A man was killed and three others were injured last week in the southern Indian state of Tamil Nadu after a meteorite fell in the Vellore campus of a private engineering college. While the man, a 40-year-old bus driver, was reportedly thrown 10 feet into the air by the impact, the explosion created a two feet deep crater and shattered the windows of classrooms and the windshields of vehicles parked in the vicinity.
Indian authorities believe a meteorite may have killed a man — the first such death in recorded history >> https://t.co/492vYrguzG
— Discovery (@Discovery) February 9, 2016
Although the state government described the incident as a meteorite strike and promised 100,000 INR ($1471) to the family of the deceased and 25,000 INR ($368) to each of the three injured victims. Although it would have been the first time in modern history that a human being had been killed by a meteorite; NASA said in a statement that the man was not likely killed by anything extraterrestrial.
“Initial assessments, based on photos posted online, are not consistent with something from space. Small meteorites do not start fires or cause explosions when they hit the ground. To form a crater the size of what has been posted online would have required a meteorite of at least several kilograms. While more details are forthcoming from local scientists, this is unlikely something from space.”
According to NASA, an individual’s chance of being killed by a meteorite is small, but the risk increases with the size of the impacting comet or asteroid, with the greatest risk associated with global catastrophes resulting from impacts of objects larger than 1 kilometer.
A meteorite is a meteoroid – a small particle from an asteroid or comet that goes around the sun – that survives entry into the atmosphere and falls to Earth.
Sujan Sengupta, an associate professor at the Indian Institute of Astrophysics, also believed there was extremely little possibility of a small meteorite falling to the ground and killing someone.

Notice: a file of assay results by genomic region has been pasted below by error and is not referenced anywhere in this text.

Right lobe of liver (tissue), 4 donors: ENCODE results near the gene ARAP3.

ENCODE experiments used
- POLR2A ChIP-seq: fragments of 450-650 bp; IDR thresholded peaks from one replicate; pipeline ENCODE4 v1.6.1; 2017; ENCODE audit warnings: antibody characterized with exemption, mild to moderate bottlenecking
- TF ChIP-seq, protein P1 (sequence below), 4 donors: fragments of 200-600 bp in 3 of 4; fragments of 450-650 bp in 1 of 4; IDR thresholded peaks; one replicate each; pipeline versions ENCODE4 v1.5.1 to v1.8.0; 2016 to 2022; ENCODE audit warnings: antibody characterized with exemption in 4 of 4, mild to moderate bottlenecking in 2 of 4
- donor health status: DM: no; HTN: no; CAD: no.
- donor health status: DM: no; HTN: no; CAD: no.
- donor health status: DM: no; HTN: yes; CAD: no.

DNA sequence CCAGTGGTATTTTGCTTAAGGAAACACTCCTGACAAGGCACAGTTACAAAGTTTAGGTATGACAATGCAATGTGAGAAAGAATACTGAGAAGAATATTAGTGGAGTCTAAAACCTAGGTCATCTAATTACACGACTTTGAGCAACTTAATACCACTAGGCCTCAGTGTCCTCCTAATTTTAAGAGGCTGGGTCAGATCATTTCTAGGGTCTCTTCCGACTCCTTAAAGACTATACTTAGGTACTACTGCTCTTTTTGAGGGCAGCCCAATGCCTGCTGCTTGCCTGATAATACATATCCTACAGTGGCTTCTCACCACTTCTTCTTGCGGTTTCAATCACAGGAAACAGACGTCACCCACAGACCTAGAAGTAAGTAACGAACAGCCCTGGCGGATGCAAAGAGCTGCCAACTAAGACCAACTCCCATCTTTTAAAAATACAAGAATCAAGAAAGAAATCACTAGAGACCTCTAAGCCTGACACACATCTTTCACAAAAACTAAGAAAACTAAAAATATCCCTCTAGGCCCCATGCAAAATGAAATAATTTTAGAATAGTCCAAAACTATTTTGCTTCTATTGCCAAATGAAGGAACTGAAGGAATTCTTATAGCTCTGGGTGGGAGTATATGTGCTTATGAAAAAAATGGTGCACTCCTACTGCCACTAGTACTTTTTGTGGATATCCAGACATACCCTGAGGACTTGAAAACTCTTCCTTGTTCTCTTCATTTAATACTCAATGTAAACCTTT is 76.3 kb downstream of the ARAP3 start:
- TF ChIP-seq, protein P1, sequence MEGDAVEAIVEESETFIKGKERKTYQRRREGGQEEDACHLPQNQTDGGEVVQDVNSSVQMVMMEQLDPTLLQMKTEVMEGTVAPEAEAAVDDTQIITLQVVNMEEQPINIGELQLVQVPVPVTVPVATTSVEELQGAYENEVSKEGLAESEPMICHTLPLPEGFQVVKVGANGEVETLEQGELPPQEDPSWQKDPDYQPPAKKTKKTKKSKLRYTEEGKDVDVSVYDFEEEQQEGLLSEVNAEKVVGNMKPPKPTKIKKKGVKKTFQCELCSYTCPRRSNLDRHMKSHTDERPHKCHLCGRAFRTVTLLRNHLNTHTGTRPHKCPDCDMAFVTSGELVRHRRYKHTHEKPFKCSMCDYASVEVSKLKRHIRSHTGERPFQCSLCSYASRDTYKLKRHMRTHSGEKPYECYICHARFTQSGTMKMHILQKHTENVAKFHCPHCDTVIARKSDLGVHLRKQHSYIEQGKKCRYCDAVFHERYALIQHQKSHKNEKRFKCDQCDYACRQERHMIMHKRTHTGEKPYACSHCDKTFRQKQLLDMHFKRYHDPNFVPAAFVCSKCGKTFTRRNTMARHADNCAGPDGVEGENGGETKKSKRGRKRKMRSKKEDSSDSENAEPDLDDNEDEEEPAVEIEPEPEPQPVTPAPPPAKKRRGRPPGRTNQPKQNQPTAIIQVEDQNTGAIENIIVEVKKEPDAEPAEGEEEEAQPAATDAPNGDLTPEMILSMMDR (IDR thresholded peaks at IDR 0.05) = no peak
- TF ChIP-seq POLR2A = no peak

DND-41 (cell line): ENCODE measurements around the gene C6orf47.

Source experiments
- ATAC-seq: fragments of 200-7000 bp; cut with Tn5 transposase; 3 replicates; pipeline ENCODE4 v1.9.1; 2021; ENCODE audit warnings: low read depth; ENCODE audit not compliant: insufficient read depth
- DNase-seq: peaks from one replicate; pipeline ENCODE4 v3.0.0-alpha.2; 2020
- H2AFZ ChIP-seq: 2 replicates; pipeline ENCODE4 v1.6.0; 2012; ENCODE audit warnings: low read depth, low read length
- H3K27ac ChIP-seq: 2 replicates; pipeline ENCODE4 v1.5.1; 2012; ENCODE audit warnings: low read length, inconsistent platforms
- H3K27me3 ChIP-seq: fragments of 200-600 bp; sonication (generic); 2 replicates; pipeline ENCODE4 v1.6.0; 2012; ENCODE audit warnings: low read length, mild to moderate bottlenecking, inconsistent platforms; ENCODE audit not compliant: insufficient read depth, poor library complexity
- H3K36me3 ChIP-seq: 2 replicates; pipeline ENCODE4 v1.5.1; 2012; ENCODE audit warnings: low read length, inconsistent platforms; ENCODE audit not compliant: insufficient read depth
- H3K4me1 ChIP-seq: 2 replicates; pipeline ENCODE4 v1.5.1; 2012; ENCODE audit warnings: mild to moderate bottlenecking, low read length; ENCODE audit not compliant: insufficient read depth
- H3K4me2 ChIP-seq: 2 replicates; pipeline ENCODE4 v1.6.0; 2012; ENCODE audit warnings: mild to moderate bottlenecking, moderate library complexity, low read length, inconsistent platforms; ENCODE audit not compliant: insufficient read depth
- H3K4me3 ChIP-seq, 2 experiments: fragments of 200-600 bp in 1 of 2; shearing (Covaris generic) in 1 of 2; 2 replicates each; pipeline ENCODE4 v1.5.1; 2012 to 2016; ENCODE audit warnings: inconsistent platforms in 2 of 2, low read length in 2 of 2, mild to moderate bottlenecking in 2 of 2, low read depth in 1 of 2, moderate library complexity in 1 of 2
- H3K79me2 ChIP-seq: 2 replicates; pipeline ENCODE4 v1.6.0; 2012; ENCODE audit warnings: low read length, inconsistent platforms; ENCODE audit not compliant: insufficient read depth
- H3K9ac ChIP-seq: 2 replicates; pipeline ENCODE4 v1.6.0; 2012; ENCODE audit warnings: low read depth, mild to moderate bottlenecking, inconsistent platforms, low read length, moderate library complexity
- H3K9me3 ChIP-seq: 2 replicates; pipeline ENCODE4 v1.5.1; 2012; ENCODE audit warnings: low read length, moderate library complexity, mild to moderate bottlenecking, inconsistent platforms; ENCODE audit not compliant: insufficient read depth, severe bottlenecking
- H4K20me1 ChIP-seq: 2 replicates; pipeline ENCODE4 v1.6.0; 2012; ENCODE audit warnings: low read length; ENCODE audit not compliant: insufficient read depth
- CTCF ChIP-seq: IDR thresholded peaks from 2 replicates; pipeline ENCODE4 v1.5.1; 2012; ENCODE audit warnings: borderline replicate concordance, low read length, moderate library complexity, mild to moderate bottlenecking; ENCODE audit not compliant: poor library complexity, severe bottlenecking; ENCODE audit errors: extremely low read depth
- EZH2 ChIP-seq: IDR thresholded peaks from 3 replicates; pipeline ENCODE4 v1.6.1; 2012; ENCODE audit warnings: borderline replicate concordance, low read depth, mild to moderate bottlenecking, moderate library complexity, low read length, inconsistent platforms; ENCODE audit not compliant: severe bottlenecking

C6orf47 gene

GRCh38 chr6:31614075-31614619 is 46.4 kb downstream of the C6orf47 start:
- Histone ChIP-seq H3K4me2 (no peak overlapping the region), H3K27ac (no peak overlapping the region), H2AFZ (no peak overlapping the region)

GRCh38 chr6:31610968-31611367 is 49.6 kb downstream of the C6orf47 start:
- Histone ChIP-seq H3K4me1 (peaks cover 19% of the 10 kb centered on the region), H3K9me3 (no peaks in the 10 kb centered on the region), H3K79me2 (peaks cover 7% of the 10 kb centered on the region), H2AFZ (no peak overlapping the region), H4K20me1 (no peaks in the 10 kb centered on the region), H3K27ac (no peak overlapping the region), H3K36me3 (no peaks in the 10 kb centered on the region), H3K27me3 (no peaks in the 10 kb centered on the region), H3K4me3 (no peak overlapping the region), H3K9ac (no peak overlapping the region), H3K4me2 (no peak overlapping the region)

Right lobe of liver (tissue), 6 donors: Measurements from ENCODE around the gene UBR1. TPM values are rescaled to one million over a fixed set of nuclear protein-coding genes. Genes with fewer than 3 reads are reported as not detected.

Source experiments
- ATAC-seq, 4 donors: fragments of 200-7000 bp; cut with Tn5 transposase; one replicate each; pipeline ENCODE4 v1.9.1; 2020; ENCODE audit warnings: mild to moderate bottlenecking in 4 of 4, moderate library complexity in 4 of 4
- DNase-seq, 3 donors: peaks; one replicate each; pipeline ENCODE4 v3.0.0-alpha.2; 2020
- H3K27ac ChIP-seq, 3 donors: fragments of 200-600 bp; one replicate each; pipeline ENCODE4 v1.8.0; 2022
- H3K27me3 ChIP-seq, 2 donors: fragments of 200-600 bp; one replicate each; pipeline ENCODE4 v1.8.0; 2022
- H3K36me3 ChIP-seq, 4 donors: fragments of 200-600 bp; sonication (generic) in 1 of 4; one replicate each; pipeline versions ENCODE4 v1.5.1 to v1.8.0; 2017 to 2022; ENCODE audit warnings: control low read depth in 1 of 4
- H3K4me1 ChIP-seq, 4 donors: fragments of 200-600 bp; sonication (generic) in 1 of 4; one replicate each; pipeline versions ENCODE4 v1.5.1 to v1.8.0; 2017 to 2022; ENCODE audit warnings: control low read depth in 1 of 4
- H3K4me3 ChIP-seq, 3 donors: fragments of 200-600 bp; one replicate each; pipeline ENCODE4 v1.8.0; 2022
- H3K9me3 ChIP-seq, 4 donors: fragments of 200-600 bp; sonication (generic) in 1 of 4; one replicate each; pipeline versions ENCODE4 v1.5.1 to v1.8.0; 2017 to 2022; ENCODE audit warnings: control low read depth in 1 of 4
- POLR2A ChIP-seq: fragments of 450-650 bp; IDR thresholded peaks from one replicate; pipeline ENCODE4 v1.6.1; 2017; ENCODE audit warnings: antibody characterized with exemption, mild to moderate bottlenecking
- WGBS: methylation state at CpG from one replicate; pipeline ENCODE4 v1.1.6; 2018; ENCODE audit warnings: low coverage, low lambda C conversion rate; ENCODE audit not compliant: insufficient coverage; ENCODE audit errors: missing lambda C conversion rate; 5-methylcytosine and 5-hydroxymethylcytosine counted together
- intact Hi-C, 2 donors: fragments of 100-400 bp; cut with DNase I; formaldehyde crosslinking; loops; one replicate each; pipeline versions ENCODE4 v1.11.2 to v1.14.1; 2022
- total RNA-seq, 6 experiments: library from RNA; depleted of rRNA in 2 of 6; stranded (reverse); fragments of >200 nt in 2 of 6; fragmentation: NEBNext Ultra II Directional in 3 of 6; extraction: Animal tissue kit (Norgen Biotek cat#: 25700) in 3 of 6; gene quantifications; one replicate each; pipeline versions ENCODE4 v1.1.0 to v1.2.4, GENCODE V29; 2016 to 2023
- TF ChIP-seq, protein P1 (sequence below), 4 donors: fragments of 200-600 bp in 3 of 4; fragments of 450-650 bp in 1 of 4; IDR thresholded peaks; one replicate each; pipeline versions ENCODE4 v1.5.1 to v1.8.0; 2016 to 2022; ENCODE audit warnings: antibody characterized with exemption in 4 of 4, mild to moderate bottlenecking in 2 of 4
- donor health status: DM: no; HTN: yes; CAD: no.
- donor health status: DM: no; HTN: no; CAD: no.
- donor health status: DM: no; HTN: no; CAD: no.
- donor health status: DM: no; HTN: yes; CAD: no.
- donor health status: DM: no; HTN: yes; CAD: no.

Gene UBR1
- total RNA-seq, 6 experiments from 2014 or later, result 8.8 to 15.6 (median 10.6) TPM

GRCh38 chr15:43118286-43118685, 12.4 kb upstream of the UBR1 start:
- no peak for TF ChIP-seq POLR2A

“If a bigger asteroid enters the Earth’s atmosphere, it will disintegrate and travel in different directions and because most of the Earth’s surface is covered in water, it is most likely to fall into the ocean.”
Lindley Johnson, NASA’s planetary defense officer, told The New York Times:
“A death by meteorite impact is so rare that one has never been scientifically confirmed in recorded history. There have been reports of injuries, but even those were extremely rare before the Chelyabinsk event three years ago [referring to a 2013 episode in Russia that left more than 1,000 people injured].”
So what could have fallen from the sky?
Scientists like Dr. Spears, a meteorite and asteroid expert at NASA’s Space Science Division, believe the most likely cause could be an object falling from an aircraft. Another, less likely cause, could be space junk.
Meteorite Kills Man: Police First Suspected Bombing Killed Indian Bus Driver https://t.co/BcEP3hQfqx pic.twitter.com/1aijXwMWJC
— Lead Stories (@LeadStoriesCom) February 8, 2016
Indian scientists are investigating the man’s death and claims that he was killed by an explosion caused by a meteorite. Scientists from the Indian Institute of Astrophysics are analyzing samples of the rock that fell from the sky to determine if it was a meteorite, falling space junk or some other form of debris.
“The probability of being killed by a meteorite is negligible, even witnessing one fall is rare. A fact-finding team of scientists is in Vellore to examine the crater and residue,” said Dr Harsh Vardhan, India’s minister for Science and Technology.
Could it be a piece from NoKo’s rocket/satellite? Meteorite Like Object Kills Man in Vellore https://t.co/DJjWCoU3gZ via @NewIndianXpress
— Ripu_Mardanan (@lsk2007) February 8, 2016
Considering there was neither any prediction of a meteorite shower, nor any meteorite shower was observed, this certainly is a rare phenomenon if it is a meteorite…
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